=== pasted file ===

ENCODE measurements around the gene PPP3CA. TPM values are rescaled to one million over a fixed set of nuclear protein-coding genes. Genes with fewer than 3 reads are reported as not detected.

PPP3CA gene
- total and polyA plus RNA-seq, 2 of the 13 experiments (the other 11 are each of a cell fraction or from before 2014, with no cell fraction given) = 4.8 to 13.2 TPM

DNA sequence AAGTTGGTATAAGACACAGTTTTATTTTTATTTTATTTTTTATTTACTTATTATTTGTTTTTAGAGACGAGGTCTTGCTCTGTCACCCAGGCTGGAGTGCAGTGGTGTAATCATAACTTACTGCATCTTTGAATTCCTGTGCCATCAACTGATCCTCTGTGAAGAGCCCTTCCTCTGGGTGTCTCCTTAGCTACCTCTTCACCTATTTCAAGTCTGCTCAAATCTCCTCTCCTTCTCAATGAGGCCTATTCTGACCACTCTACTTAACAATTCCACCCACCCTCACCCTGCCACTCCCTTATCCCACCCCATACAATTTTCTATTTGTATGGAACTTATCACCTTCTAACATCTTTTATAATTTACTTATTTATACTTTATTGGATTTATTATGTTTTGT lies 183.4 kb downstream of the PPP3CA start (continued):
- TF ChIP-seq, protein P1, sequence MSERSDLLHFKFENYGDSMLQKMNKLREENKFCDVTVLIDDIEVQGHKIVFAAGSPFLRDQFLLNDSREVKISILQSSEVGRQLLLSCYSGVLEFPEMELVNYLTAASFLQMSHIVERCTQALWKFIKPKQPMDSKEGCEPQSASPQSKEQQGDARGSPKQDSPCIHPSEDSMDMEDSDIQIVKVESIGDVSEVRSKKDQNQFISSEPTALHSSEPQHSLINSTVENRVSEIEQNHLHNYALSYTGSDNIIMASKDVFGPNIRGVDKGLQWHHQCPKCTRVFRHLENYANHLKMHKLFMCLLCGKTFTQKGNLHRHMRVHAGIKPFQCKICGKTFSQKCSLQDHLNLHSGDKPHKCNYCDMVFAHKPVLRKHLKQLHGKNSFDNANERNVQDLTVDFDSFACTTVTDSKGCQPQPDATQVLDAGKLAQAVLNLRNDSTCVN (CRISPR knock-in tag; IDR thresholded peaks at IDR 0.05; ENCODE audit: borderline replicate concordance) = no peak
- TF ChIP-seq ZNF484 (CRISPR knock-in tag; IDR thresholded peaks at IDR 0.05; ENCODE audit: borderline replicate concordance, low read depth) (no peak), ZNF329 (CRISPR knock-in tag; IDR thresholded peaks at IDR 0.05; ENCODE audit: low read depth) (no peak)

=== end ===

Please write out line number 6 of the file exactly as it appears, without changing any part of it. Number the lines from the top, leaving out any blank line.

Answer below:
- TF ChIP-seq ZNF484 (CRISPR knock-in tag; IDR thresholded peaks at IDR 0.05; ENCODE audit: borderline replicate concordance, low read depth) (no peak), ZNF329 (CRISPR knock-in tag; IDR thresholded peaks at IDR 0.05; ENCODE audit: low read depth) (no peak)